Internships provide you with immediate benefits. An internship program done right can provide you with accomplishment stories you can tell to land your next position, work samples you can proudly share, a mentor for life, networking contacts, practical and “real life” applications of your skills, etc. Maybe it’s just me, but I can’t say those things about my undergraduate degree. (Although many would argue that landing a great intern position is difficult to do without the education – which is true in many cases.)
Internships help you learn how to apply your knowledge and skills in real world situations. They also help build one’s professional network before (and after) graduation, and can introduce you to individuals who will help in your job search in the future.
Unfortunately, bad internship programs tend to get the most press. But there are great programs out there, too — you just need to know what to look for. In order to determine if an internship program is a good one, look at the following characteristics: mentorship, education, meaningful work, culture, recommendations, and networking opportunities. It shouldn’t matter if you intern at a “big name” company–startups and small businesses provide great experiences, too!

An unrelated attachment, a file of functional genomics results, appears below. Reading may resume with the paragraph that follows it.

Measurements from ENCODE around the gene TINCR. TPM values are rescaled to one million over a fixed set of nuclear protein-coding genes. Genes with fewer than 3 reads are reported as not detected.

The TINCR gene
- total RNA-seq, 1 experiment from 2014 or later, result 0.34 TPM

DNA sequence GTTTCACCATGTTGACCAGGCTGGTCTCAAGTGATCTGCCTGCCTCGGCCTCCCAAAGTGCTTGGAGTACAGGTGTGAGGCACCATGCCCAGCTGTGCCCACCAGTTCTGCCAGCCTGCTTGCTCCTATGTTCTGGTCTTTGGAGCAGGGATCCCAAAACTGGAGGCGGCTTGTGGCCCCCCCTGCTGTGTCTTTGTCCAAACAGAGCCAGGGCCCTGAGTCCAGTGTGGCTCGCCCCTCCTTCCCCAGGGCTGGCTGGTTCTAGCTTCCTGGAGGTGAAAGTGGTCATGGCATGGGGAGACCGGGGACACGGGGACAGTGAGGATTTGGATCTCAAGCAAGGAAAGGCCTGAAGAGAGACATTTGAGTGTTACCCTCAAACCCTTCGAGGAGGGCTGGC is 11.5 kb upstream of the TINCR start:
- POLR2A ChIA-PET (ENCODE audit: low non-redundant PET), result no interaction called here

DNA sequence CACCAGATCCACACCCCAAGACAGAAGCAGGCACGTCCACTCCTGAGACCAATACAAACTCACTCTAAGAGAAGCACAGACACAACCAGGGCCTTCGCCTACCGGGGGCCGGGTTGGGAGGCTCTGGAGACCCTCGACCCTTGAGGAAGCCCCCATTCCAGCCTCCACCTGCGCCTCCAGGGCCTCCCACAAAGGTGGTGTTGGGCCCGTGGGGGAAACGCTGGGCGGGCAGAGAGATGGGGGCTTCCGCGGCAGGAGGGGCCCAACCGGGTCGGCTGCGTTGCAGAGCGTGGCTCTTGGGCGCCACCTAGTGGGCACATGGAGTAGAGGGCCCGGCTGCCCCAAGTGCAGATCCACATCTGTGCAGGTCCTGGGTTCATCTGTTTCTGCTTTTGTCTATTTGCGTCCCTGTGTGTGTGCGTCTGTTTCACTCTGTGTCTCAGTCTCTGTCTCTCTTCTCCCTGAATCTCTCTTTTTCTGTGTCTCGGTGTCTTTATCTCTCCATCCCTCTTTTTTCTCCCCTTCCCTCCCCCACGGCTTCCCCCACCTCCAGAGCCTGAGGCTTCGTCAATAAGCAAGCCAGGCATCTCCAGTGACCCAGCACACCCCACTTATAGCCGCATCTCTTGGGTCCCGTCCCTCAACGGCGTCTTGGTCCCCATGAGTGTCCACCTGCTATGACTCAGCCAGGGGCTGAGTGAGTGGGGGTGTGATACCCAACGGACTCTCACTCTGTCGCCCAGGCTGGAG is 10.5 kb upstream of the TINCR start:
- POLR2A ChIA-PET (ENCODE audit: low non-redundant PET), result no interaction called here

If you had to decide, what was the best career advice you’ve ever received? How did this advice impact your career?
Remember taking those career assessment tests in high school? Although they can tell you where your strengths lie, they don’t necessarily tell you what you’re passionate about. Passion is something that comes from inside you—and, if your interests or skills don’t clearly align with a career path, it can be difficult to put your finger on what you want to do.
To find your career passion, think about the following: